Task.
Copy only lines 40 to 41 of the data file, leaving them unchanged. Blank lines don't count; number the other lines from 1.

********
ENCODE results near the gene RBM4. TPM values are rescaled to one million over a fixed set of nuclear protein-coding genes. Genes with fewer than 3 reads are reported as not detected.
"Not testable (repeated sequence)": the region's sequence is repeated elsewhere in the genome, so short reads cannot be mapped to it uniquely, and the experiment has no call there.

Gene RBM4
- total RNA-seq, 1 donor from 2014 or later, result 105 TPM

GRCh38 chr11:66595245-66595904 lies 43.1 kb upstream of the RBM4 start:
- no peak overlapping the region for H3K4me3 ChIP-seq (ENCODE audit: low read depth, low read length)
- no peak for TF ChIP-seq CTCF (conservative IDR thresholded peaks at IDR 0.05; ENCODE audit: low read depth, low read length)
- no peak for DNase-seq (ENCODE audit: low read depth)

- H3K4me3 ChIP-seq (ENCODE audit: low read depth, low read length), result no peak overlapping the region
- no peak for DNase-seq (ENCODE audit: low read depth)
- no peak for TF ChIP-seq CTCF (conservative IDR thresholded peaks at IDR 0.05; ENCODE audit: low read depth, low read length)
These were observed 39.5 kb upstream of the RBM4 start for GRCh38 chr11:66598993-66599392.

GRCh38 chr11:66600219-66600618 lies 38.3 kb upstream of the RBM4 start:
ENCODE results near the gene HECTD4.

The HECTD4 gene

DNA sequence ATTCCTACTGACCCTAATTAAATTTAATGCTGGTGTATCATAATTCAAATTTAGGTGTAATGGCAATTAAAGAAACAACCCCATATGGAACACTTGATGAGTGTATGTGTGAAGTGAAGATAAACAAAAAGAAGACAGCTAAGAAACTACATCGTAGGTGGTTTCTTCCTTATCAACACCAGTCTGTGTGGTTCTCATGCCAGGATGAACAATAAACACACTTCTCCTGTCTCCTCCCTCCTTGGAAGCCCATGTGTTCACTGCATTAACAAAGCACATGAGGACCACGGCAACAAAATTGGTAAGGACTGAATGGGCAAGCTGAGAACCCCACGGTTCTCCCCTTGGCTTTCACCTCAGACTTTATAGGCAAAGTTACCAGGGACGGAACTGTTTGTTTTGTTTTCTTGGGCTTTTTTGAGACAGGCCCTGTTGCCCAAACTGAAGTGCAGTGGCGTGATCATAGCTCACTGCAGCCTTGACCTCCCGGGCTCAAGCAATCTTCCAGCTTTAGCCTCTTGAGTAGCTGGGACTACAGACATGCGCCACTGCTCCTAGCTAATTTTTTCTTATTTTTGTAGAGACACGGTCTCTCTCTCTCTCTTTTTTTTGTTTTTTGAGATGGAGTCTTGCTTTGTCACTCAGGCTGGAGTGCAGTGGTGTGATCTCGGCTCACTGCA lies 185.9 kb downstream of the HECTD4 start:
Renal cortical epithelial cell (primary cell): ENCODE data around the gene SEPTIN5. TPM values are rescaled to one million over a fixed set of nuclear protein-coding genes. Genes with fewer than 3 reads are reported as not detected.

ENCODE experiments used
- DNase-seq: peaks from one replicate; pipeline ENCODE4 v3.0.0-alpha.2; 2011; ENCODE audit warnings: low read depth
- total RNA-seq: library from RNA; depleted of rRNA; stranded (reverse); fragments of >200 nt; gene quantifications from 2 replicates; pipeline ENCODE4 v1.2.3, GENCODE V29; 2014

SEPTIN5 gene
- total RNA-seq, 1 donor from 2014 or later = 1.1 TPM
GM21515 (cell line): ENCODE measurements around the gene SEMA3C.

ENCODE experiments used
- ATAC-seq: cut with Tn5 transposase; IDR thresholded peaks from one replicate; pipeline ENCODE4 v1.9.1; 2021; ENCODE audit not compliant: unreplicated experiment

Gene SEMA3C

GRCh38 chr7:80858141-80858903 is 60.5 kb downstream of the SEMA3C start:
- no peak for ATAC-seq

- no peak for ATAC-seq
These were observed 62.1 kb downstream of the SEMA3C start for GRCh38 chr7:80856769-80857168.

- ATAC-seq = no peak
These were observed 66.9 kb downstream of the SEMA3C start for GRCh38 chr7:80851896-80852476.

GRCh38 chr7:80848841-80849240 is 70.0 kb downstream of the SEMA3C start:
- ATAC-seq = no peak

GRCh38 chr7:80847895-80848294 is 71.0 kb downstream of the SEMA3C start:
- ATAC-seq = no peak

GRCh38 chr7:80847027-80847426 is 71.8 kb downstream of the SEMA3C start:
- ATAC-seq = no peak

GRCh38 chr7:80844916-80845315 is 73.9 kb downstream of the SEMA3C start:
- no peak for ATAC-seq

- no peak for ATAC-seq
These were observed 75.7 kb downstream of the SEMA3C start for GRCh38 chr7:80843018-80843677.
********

- no peak for ATAC-seq

- no peak for ATAC-seq